Software Development Effort Estimation: Formal Models or Expert Judgment?

Keywords Software Development Effort Estimation: Formal Models or Expert Judgment?
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When comparing expert-judgment versus parametric-model estimates, another
factor might cause parametric models to appear less accurate. The organization’s counting rules used for software size, cost, and schedule might differ from those used to calibrate the models. For size, this might involve differences between logical and physical lines of code, counting of non executable statements, and counting of support software such as deliverable tools and test drivers. For cost and schedule, it might involve different phases counted (programming versus full development cycle), work hours counted (training, personal email, and overtime), and activities counted (configuration management, quality assurance, data preparation, and hardware and software integration).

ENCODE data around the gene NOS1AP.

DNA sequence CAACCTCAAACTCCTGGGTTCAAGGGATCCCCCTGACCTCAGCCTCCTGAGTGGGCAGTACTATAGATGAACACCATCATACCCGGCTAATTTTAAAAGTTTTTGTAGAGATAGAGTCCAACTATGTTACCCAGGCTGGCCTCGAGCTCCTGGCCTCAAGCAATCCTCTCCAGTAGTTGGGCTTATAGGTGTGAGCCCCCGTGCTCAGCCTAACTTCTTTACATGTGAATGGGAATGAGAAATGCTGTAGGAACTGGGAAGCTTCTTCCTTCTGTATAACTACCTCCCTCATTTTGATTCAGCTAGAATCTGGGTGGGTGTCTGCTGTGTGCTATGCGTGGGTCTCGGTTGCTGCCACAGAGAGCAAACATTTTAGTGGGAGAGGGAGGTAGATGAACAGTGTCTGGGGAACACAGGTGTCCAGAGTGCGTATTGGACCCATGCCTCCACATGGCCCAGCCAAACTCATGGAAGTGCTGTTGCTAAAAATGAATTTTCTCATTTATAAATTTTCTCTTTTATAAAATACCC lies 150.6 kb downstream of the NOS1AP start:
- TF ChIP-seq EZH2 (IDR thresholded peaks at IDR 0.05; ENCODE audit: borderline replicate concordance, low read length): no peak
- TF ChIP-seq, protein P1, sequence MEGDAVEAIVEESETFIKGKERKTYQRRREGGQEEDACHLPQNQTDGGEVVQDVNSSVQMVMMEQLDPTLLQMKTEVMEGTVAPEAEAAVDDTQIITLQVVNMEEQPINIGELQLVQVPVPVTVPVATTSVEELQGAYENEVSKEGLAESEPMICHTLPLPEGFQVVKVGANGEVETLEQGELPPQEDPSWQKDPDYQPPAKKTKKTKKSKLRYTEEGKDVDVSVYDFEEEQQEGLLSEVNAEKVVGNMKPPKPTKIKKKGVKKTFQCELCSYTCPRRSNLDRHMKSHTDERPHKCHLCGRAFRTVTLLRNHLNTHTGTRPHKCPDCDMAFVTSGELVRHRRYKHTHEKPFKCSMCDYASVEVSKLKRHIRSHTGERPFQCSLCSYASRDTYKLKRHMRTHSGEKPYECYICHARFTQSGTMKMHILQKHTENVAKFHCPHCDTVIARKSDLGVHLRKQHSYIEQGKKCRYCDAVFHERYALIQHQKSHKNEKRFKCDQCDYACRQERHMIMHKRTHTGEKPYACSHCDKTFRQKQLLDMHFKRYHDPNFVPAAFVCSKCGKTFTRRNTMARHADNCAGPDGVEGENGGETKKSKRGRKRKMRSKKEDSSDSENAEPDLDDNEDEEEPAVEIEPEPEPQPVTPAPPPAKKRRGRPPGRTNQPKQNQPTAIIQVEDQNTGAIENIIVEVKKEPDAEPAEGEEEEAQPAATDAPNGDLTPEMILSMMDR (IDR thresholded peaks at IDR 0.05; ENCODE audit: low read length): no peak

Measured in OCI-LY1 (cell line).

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Which is better for estimating software project resources: formal models, as instantiated in estimation tools, or expert judgment? Two luminaries, Magne Jørgensen and Barry Boehm, debate this question here. Outside this article, they’re colleagues with a strong inclination to combine methods. But for this debate, they’re taking opposite sides and trying to help software project managers figure out when, and under what conditions, each method would be best.
While it might be less argumentative—and certainly less controversial—to agree that the use of both methods might be best, Magne is making a stronger point: Perhaps our refinement of and reliance on the formal models that we find in tools is wrong headed, and we should allocate our scarce resources toward
judgment-based methods. (For a primer on both methods, see the sidebar.) — Stan Rifkin

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